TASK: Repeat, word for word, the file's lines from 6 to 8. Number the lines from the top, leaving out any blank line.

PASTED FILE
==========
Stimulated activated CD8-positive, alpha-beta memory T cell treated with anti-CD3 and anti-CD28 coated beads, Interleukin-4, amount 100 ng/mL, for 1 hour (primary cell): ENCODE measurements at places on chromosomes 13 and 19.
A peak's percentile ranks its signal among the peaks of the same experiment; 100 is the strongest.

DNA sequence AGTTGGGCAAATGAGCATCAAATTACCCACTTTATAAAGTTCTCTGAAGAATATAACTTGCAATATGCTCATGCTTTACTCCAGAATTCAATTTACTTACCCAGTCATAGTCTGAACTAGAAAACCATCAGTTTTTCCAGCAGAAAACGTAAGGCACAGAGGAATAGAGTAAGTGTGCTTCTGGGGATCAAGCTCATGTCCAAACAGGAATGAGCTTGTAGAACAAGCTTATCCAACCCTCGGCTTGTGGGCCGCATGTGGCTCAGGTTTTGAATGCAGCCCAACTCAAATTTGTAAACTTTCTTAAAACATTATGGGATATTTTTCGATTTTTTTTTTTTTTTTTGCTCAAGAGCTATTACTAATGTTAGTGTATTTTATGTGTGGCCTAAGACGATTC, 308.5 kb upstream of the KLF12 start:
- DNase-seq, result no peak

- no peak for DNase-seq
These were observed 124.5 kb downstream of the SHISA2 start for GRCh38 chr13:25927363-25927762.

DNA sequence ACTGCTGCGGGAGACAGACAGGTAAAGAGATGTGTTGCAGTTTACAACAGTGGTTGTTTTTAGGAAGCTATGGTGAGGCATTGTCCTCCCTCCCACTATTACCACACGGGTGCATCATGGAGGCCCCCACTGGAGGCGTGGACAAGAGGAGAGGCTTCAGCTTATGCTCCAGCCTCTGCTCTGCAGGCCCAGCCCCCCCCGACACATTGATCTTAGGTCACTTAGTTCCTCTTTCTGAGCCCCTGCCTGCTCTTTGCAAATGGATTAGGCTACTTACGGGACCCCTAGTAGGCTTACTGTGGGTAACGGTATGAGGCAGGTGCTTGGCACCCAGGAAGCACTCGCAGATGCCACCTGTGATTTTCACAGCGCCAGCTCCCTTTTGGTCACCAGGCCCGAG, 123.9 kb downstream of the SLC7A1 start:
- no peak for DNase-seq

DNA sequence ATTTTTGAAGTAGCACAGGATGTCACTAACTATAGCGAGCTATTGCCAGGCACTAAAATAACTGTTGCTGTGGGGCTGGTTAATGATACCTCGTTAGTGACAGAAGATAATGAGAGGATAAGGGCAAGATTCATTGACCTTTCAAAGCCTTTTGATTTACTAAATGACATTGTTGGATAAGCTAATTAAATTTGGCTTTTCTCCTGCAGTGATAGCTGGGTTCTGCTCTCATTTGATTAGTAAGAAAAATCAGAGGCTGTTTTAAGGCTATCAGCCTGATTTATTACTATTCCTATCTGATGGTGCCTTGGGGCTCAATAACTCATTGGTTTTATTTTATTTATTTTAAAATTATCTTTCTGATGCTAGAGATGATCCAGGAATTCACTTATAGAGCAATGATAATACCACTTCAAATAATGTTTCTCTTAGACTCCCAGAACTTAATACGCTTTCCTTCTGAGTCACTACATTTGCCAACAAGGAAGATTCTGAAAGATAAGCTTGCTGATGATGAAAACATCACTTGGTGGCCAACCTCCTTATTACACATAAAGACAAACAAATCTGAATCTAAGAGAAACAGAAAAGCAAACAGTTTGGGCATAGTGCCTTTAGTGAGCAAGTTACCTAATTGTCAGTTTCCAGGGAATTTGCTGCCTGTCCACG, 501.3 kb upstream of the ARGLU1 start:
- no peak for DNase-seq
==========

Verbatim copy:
These were observed 124.5 kb downstream of the SHISA2 start for GRCh38 chr13:25927363-25927762.

DNA sequence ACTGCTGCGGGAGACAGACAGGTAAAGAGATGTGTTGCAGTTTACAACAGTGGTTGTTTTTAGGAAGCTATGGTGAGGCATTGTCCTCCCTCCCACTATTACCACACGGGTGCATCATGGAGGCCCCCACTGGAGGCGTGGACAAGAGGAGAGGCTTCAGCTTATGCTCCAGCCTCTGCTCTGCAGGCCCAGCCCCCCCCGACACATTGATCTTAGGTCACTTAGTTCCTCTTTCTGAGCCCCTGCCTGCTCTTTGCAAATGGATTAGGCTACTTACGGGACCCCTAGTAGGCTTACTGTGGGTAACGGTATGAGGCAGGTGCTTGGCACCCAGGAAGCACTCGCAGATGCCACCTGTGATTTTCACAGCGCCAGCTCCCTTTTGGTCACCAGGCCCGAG, 123.9 kb downstream of the SLC7A1 start:
- no peak for DNase-seq